Kathleen Connors and Nellie Handrigan, Cherry Orchard, Dublin
Alen MacWeeney (American, b. Ireland, 1939) chromogenic print on white wove paper 15 1/4 x 15 in. (38.7 x 38.1 cm) Gift of Douglas J. Wetmore '79
Alen MacWeeney was born in Dublin in 1939. He is an internationally renowned photographer, currently based in New York. He began working in photography in his teens, winning several awards for his early works. At 16, he was given his first job as a press photographer at The Irish Times. He worked for a year before leaving to pursue his own work. Several years later, MacWeeney sent a letter to Richard Avedon, asking to be his assistant. Avedon hired MacWeeney and brought him to work in both his NYC and Paris studios, giving MacWeeney the opportunity to travel at the young age of 21.
MacWeeney soon became impatient with the limitations of studio photography. He returned to his home in Dublin, traded in his 120 camera for a new 35mm Leica, and began trying his skills in street photography. This period of MacWeeney's practice marked the development of what became his signature style. MacWeeney has carried this style of photography throughout his career and into today, even using 120 in the vein of his street photography, as can be observed in his Yeats ('65) and Travellers ('65-'67) works. The composed, gritty images compliment his subjects, made obvious in works as early as his Pennsylvania photographs taken in the Amish Country in 1962, to his 1980s New York Subway photographs where his style is especially exemplified.
Alen MacWeeney is still active, living in New York City and Sag Harbor, and traveling to Ireland often. His collection was recently acquired by University College Cork in Ireland, where it will be archived and maintained. His works are featured in the permanent collections of many prominent museums such as MoMA, The Philadelphia Museum of Art, The Art Institute of Chicago, and more, as well as in private collections of institutions such as Columbia University, Boston College, and elsewhere. MacWeeney's collection continues to grow as he continues printing in his personal studio darkroom and photographing in the analog and digital mediums.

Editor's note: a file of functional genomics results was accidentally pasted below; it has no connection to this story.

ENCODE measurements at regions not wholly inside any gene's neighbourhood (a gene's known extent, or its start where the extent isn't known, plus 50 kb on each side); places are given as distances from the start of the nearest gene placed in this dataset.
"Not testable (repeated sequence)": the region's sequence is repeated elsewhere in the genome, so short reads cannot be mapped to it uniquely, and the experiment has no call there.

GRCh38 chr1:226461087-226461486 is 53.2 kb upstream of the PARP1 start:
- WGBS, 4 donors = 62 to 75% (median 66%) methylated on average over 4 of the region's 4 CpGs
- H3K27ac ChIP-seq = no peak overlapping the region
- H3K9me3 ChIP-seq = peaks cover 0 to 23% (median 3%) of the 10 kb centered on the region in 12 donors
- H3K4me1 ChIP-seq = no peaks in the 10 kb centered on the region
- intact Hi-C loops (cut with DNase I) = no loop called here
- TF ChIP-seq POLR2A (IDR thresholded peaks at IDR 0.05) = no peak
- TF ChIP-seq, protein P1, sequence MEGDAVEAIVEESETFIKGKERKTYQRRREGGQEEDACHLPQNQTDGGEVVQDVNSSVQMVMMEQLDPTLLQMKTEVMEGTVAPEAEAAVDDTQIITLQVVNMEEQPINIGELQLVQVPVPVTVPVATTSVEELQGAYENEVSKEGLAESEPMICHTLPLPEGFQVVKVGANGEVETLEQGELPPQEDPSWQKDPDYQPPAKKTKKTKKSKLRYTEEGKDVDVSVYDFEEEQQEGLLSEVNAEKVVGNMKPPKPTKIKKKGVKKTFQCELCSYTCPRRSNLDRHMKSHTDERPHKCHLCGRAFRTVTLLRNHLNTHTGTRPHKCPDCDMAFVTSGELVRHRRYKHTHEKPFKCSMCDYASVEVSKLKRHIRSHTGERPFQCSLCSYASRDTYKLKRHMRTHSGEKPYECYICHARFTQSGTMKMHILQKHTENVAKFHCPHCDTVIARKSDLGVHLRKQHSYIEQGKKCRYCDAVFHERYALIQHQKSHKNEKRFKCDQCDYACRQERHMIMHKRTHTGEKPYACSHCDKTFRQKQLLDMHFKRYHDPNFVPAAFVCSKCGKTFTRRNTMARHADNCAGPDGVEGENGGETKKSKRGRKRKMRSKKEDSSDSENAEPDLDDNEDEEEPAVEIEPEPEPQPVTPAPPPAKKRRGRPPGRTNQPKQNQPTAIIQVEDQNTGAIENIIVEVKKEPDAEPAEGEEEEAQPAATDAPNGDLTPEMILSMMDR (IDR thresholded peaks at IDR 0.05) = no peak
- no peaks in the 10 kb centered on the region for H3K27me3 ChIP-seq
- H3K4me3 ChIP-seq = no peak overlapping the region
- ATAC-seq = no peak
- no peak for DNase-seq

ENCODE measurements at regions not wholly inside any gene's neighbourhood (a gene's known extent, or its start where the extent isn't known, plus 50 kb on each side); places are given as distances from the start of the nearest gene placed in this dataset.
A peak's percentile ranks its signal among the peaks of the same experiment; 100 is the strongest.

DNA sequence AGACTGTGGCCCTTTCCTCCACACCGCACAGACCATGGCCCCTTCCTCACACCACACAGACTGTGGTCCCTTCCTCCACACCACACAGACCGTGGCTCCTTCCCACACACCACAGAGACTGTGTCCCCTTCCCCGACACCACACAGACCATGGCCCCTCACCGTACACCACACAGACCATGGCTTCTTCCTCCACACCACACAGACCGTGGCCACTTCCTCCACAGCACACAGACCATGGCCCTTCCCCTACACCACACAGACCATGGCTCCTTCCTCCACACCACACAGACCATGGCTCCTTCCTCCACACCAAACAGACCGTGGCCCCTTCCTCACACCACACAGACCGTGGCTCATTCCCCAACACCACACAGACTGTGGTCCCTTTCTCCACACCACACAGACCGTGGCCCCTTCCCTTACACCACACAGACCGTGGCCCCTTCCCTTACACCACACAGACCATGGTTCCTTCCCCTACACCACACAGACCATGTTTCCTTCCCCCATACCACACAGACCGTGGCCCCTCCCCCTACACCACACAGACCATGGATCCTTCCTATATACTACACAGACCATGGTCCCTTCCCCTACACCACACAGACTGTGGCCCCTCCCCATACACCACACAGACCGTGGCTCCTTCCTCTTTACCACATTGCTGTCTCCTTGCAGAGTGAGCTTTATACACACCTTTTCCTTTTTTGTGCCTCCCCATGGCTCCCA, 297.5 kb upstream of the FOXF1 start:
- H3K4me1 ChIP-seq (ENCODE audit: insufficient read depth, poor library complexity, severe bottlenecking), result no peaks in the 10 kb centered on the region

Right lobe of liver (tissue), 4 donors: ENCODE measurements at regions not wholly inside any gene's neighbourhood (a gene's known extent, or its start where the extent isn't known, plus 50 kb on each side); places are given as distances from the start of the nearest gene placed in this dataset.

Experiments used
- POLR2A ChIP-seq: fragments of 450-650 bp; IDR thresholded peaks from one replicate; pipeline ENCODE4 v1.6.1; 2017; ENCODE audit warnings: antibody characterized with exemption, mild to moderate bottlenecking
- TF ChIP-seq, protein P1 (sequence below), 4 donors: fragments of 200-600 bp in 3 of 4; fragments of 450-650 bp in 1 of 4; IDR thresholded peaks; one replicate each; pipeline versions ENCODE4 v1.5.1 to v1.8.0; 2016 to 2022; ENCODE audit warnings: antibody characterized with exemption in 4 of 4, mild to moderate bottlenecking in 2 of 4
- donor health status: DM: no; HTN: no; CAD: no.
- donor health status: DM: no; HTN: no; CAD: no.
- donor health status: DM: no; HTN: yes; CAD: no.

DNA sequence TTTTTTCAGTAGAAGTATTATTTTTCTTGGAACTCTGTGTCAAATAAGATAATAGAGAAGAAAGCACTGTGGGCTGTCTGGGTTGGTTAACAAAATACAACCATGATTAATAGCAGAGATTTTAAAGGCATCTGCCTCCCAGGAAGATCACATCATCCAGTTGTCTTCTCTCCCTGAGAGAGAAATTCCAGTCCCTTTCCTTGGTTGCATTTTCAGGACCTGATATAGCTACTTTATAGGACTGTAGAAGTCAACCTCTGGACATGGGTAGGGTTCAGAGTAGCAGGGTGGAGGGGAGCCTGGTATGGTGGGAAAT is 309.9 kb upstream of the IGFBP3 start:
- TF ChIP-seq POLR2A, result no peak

Source: Alen MacWeeney website
This photograph is part of MacWeeney's body of work on The Travellers. For more reading on the Travellers:
Alen Mac Weeney and the Irish Travellers: LINK
A Brief History of Irish Travellers, Ireland’s Only Indigenous Minority: LINK
Pat Galvin's poem, "Traveller": LINK and an article about tributes to the poet at his funeral: LINK
Images of Travellers in the news today:
To extend and amplify your experience with Alen MacWeeney's photo, Marty Fahey offers two musical selections:
Margaret Barry, "Queen of the Gypsies"
Read more about Margaret Barry
And, for a second musical exploration: Irish Traveller Pipers-The Dorans
Felix Doran, "Within a Mile of Dublin"
The Doran brothers--Johnny and Felix-- were brought up in Rathnew, Co Wicklow and were direct descendants of the great 19th century travelling Wexford piper John Cash.
Johnny Doran died tragically in 1950, age 42; but, fortunately, the Irish Folklore Commission had made recordings of his music in 1947, a year before he was struck down in an accident. These recordings were published by NPU in 1988.
Felix Doran spent his early years as a travelling musician, performing extensively throughout Ireland before settling down in Manchester in the 1960's. He died in 1972. Recordings of Felix made in the 1960's were published by Topic Records (Felix Doran, "The Last of the Travelling Pipers") four years after his death. .